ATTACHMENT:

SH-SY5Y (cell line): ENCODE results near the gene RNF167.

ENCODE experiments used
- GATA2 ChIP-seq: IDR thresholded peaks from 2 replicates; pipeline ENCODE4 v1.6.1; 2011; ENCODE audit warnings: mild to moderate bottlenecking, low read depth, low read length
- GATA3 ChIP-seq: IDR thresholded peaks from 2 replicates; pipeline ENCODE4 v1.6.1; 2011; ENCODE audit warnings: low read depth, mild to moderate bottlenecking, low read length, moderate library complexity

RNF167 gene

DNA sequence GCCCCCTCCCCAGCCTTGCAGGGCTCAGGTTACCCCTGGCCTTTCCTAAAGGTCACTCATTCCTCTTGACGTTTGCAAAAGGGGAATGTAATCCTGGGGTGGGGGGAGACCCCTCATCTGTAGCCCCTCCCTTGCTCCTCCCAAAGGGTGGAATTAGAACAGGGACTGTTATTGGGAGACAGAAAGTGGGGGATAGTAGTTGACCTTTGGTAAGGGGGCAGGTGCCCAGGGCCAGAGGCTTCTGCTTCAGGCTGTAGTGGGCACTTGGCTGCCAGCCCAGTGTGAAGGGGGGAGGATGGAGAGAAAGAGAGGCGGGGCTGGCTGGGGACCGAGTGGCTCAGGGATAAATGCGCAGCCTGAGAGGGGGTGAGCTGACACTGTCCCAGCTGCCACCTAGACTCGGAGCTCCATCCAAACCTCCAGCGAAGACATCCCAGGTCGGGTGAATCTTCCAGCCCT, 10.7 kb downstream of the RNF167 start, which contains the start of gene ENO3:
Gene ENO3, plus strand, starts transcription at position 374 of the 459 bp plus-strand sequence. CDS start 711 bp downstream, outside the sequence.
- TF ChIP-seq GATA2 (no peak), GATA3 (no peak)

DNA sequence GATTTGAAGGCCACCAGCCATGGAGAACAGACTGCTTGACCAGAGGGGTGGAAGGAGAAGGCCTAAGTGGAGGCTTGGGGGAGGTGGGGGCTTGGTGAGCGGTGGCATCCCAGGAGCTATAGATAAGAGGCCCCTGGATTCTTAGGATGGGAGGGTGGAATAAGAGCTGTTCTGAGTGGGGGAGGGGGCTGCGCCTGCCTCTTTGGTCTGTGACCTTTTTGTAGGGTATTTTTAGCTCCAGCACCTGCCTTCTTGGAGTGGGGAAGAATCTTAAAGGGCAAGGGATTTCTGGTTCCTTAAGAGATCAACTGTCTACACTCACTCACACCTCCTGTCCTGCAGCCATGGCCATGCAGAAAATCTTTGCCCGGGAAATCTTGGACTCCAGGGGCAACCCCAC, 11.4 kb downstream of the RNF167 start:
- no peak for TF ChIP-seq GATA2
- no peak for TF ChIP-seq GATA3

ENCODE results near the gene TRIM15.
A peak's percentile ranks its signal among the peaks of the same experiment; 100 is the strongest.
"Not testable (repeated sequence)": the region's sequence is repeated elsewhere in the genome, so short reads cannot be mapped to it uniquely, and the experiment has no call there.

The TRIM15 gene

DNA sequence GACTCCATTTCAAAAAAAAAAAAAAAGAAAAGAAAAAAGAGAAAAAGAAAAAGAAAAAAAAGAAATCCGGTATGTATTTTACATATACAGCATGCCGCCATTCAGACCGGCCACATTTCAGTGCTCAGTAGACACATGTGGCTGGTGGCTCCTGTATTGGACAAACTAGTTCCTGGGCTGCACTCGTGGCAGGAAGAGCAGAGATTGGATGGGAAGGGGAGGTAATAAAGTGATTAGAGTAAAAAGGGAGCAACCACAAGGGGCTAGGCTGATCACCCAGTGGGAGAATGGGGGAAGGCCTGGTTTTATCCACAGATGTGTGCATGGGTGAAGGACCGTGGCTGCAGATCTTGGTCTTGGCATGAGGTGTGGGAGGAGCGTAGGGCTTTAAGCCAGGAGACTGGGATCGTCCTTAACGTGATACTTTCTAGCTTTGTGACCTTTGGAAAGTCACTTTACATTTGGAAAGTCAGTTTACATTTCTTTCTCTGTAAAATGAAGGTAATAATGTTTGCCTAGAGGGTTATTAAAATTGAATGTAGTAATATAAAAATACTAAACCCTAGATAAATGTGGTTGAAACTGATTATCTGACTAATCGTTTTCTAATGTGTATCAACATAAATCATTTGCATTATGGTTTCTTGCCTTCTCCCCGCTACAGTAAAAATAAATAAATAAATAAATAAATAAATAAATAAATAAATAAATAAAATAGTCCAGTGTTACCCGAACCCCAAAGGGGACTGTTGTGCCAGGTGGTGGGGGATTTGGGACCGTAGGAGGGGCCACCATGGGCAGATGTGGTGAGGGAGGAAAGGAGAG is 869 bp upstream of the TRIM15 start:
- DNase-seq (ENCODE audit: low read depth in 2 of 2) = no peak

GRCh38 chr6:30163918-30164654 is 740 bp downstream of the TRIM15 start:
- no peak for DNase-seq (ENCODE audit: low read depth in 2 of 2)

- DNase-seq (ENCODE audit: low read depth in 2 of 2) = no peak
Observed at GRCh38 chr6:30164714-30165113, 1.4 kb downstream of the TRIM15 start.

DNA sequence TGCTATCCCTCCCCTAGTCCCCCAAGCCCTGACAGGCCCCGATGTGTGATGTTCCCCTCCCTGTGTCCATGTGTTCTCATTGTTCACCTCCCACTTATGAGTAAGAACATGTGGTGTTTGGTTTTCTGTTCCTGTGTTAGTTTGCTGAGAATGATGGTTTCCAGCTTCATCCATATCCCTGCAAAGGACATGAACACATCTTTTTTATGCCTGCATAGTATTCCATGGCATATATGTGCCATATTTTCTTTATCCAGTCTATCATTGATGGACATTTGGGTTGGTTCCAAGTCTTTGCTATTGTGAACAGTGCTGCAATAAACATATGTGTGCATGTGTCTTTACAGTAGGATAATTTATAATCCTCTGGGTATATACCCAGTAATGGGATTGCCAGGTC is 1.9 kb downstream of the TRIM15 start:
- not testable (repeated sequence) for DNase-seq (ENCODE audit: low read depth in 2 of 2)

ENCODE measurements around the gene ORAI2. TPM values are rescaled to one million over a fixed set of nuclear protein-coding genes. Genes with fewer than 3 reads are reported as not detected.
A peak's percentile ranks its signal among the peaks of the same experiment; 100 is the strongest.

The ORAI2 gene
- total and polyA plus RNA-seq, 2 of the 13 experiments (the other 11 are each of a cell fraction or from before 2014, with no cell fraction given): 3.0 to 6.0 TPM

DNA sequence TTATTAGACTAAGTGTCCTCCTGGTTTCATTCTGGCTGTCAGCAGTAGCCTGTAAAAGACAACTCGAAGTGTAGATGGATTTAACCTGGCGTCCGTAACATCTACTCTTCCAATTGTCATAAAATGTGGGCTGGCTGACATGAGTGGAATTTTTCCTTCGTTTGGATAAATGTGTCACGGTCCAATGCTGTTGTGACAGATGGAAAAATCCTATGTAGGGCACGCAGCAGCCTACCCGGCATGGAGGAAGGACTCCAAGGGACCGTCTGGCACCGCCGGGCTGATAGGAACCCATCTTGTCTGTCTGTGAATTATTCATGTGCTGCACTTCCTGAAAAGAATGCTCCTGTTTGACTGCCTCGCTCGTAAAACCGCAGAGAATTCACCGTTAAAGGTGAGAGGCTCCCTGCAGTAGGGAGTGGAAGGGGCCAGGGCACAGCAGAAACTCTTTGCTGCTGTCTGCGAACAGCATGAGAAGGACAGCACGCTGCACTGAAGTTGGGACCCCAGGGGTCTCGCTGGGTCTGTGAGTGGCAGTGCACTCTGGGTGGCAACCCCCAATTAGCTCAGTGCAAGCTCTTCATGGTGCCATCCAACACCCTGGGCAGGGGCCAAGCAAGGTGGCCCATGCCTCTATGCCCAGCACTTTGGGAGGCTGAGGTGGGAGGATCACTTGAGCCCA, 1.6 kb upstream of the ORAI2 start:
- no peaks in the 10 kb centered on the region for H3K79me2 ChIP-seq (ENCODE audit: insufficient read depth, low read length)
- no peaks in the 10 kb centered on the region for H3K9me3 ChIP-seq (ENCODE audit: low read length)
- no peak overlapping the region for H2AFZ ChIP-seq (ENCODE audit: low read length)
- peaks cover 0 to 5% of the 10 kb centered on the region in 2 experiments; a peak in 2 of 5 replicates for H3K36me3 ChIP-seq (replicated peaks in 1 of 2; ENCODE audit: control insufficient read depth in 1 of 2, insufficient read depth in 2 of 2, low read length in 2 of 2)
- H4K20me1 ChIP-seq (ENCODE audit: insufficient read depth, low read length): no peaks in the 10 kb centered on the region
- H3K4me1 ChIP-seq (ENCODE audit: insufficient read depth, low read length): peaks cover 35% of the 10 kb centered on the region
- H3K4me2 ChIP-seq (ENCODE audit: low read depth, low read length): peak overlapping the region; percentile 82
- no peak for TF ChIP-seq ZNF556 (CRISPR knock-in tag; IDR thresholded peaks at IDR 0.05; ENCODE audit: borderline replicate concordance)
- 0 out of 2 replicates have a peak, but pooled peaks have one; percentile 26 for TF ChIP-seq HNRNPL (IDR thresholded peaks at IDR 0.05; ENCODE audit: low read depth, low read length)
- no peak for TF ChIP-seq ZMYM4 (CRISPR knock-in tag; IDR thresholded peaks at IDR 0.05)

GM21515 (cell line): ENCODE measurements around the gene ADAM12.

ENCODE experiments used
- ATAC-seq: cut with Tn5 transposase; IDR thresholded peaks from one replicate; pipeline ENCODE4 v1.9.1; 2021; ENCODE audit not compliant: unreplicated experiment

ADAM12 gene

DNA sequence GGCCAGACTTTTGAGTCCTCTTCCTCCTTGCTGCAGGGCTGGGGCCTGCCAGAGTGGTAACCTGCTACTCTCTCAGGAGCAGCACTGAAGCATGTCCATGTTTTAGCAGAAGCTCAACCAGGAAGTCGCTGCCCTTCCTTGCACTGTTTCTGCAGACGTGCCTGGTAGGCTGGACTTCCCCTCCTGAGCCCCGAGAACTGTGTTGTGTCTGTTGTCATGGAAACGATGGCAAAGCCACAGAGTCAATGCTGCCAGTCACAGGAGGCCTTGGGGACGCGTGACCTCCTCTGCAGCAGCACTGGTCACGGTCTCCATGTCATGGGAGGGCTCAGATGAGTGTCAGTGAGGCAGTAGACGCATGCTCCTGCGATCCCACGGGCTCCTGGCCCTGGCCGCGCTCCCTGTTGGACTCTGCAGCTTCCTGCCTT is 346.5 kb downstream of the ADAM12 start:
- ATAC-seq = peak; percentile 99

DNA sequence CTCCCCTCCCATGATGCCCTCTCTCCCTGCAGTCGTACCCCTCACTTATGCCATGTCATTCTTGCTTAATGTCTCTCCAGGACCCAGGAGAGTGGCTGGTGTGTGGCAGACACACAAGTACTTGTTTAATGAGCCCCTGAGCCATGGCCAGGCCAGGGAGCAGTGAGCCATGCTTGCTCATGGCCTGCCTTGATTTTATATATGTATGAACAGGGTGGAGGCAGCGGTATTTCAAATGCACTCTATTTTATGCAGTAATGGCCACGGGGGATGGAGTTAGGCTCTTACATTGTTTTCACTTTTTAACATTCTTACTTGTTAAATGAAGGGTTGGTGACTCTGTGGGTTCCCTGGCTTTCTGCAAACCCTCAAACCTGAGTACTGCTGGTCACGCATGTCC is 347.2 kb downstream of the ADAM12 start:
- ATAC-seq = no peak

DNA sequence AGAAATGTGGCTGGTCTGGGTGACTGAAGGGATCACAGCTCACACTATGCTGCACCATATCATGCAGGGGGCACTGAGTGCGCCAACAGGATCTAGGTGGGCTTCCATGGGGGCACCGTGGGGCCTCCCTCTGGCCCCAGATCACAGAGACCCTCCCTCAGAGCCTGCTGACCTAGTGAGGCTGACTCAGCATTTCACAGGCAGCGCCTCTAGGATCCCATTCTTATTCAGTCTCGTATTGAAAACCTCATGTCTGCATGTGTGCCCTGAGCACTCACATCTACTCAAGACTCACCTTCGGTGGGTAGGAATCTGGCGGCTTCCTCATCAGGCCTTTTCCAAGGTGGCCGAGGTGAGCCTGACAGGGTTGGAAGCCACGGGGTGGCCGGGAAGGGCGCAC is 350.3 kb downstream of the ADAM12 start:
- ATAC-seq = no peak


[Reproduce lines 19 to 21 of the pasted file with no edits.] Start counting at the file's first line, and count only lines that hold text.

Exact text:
- no peak for DNase-seq (ENCODE audit: low read depth in 2 of 2)

- DNase-seq (ENCODE audit: low read depth in 2 of 2) = no peak
Observed at GRCh38 chr6:30164714-30165113, 1.4 kb downstream of the TRIM15 start.